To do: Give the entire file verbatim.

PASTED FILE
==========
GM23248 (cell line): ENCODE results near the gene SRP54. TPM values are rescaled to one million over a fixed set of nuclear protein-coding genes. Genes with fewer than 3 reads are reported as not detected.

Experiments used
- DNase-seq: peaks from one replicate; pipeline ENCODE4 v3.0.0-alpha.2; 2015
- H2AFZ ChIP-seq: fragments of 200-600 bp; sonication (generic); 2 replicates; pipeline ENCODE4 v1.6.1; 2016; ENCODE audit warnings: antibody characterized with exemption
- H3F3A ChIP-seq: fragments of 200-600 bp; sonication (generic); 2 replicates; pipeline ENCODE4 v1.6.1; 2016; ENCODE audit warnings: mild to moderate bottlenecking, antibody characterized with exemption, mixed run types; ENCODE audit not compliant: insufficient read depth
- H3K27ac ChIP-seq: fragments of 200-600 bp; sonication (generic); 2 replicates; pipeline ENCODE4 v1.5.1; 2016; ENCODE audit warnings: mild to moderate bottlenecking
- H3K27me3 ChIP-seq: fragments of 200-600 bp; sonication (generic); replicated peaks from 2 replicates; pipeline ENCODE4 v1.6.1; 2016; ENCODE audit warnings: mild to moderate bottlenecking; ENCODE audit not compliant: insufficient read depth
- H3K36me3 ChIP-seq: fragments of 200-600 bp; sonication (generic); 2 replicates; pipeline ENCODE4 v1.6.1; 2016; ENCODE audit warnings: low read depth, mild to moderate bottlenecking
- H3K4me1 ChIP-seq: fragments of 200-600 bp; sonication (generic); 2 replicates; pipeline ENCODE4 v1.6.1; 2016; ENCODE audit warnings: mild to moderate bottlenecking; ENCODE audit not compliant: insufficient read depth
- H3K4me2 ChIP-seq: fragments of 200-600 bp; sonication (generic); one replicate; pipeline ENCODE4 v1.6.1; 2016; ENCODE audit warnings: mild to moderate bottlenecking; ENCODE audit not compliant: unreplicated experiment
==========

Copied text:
GM23248 (cell line): ENCODE results near the gene SRP54. TPM values are rescaled to one million over a fixed set of nuclear protein-coding genes. Genes with fewer than 3 reads are reported as not detected.

Experiments used
- DNase-seq: peaks from one replicate; pipeline ENCODE4 v3.0.0-alpha.2; 2015
- H2AFZ ChIP-seq: fragments of 200-600 bp; sonication (generic); 2 replicates; pipeline ENCODE4 v1.6.1; 2016; ENCODE audit warnings: antibody characterized with exemption
- H3F3A ChIP-seq: fragments of 200-600 bp; sonication (generic); 2 replicates; pipeline ENCODE4 v1.6.1; 2016; ENCODE audit warnings: mild to moderate bottlenecking, antibody characterized with exemption, mixed run types; ENCODE audit not compliant: insufficient read depth
- H3K27ac ChIP-seq: fragments of 200-600 bp; sonication (generic); 2 replicates; pipeline ENCODE4 v1.5.1; 2016; ENCODE audit warnings: mild to moderate bottlenecking
- H3K27me3 ChIP-seq: fragments of 200-600 bp; sonication (generic); replicated peaks from 2 replicates; pipeline ENCODE4 v1.6.1; 2016; ENCODE audit warnings: mild to moderate bottlenecking; ENCODE audit not compliant: insufficient read depth
- H3K36me3 ChIP-seq: fragments of 200-600 bp; sonication (generic); 2 replicates; pipeline ENCODE4 v1.6.1; 2016; ENCODE audit warnings: low read depth, mild to moderate bottlenecking
- H3K4me1 ChIP-seq: fragments of 200-600 bp; sonication (generic); 2 replicates; pipeline ENCODE4 v1.6.1; 2016; ENCODE audit warnings: mild to moderate bottlenecking; ENCODE audit not compliant: insufficient read depth
- H3K4me2 ChIP-seq: fragments of 200-600 bp; sonication (generic); one replicate; pipeline ENCODE4 v1.6.1; 2016; ENCODE audit warnings: mild to moderate bottlenecking; ENCODE audit not compliant: unreplicated experiment